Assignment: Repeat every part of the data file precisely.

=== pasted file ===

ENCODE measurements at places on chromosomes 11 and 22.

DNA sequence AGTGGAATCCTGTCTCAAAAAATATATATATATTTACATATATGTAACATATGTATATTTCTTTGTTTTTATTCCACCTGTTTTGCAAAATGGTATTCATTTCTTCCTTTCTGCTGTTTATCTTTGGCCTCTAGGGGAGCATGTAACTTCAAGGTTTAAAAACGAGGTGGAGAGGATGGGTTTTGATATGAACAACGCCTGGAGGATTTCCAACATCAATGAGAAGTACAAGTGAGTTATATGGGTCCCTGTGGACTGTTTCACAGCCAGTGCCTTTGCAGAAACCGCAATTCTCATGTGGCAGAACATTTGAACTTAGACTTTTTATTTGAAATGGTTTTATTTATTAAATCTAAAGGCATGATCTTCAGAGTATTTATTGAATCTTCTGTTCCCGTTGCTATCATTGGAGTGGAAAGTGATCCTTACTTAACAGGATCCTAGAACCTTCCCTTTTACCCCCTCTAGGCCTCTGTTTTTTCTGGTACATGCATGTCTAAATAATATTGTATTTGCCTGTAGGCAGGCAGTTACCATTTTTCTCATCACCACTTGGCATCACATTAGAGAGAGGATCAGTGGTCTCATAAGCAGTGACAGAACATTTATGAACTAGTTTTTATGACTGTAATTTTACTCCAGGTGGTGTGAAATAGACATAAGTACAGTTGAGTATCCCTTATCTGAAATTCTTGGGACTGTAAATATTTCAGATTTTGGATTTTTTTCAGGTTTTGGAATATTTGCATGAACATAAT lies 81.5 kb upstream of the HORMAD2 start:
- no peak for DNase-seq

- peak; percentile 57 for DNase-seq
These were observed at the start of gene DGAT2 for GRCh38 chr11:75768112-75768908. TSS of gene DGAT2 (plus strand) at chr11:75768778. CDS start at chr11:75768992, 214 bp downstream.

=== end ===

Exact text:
ENCODE measurements at places on chromosomes 11 and 22.

DNA sequence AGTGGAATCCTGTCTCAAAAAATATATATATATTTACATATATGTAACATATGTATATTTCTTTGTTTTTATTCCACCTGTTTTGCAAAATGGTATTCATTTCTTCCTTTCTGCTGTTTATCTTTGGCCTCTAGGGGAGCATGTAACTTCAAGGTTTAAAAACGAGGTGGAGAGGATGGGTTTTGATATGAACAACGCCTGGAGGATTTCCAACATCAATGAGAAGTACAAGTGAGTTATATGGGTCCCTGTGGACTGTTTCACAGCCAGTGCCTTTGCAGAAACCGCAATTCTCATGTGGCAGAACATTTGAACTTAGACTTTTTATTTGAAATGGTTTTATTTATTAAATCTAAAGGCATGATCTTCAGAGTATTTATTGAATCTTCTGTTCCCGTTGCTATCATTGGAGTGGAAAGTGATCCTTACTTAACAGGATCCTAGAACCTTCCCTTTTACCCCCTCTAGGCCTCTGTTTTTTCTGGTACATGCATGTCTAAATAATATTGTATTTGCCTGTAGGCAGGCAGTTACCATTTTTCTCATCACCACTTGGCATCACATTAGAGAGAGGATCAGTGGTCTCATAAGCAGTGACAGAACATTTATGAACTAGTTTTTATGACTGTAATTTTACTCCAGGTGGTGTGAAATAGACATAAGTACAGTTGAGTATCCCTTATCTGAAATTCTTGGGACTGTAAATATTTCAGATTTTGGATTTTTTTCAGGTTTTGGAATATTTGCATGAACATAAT lies 81.5 kb upstream of the HORMAD2 start:
- no peak for DNase-seq

- peak; percentile 57 for DNase-seq
These were observed at the start of gene DGAT2 for GRCh38 chr11:75768112-75768908. TSS of gene DGAT2 (plus strand) at chr11:75768778. CDS start at chr11:75768992, 214 bp downstream.